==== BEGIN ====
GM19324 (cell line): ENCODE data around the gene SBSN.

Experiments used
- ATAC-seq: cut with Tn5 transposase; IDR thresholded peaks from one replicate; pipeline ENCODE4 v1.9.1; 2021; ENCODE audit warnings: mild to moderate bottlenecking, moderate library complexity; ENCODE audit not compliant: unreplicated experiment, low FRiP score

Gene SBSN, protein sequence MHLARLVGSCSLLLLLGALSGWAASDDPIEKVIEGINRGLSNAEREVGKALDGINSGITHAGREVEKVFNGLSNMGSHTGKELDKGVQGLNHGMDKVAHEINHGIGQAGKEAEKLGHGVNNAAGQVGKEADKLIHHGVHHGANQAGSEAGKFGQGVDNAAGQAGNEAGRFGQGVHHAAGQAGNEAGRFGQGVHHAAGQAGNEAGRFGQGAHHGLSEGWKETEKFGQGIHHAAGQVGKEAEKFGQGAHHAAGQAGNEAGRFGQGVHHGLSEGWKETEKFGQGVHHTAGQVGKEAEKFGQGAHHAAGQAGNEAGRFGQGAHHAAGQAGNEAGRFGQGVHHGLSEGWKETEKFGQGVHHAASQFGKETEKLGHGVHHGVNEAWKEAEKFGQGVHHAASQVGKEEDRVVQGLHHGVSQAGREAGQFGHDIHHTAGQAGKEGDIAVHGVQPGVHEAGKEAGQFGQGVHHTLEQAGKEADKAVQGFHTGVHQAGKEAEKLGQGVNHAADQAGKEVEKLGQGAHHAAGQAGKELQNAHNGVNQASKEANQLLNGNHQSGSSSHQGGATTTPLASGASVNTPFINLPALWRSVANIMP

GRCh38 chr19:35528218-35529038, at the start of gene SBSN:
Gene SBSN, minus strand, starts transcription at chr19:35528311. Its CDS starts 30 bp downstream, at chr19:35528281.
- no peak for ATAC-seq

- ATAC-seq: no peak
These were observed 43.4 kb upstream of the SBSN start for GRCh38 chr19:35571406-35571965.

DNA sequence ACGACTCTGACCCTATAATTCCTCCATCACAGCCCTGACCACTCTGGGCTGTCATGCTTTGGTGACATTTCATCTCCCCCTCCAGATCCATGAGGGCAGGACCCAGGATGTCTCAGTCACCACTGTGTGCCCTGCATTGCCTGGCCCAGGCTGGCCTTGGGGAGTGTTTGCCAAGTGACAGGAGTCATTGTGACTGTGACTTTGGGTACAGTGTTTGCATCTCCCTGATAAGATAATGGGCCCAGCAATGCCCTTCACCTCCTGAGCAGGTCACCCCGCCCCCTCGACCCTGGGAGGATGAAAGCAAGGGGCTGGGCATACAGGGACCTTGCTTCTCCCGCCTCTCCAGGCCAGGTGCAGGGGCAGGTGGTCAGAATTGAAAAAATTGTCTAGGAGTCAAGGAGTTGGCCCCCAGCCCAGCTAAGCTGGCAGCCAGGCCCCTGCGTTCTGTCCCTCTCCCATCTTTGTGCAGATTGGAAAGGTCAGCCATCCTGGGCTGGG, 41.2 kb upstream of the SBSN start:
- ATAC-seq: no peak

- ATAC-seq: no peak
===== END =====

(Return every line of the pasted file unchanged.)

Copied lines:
GM19324 (cell line): ENCODE data around the gene SBSN.

Experiments used
- ATAC-seq: cut with Tn5 transposase; IDR thresholded peaks from one replicate; pipeline ENCODE4 v1.9.1; 2021; ENCODE audit warnings: mild to moderate bottlenecking, moderate library complexity; ENCODE audit not compliant: unreplicated experiment, low FRiP score

Gene SBSN, protein sequence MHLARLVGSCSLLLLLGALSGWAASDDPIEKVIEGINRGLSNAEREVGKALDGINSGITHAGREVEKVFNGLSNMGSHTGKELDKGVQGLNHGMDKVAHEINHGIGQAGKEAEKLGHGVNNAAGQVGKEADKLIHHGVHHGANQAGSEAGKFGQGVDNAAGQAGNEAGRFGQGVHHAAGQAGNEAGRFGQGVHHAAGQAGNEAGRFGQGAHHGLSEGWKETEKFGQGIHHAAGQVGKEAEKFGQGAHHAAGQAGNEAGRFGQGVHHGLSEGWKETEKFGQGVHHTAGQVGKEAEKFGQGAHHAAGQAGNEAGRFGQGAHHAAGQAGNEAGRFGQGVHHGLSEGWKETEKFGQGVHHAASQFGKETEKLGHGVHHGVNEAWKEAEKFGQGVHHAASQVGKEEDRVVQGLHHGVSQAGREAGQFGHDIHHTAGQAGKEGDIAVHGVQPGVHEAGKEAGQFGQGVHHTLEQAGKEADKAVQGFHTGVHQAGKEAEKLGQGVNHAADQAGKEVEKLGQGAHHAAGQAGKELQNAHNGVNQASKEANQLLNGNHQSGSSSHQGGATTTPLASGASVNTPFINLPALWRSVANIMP

GRCh38 chr19:35528218-35529038, at the start of gene SBSN:
Gene SBSN, minus strand, starts transcription at chr19:35528311. Its CDS starts 30 bp downstream, at chr19:35528281.
- no peak for ATAC-seq

- ATAC-seq: no peak
These were observed 43.4 kb upstream of the SBSN start for GRCh38 chr19:35571406-35571965.

DNA sequence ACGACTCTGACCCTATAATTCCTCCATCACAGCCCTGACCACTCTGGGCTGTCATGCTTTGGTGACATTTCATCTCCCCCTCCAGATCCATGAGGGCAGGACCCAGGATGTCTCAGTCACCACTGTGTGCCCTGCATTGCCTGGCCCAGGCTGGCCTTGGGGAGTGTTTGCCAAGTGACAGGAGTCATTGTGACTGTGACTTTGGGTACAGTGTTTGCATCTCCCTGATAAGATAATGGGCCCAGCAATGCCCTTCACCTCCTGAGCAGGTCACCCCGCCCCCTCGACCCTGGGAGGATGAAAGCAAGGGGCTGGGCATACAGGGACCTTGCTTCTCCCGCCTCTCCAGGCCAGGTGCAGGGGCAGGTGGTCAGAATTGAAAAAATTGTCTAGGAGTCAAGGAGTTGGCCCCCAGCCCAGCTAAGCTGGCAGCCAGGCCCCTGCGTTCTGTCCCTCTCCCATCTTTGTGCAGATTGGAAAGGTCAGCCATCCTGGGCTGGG, 41.2 kb upstream of the SBSN start:
- ATAC-seq: no peak

- ATAC-seq: no peak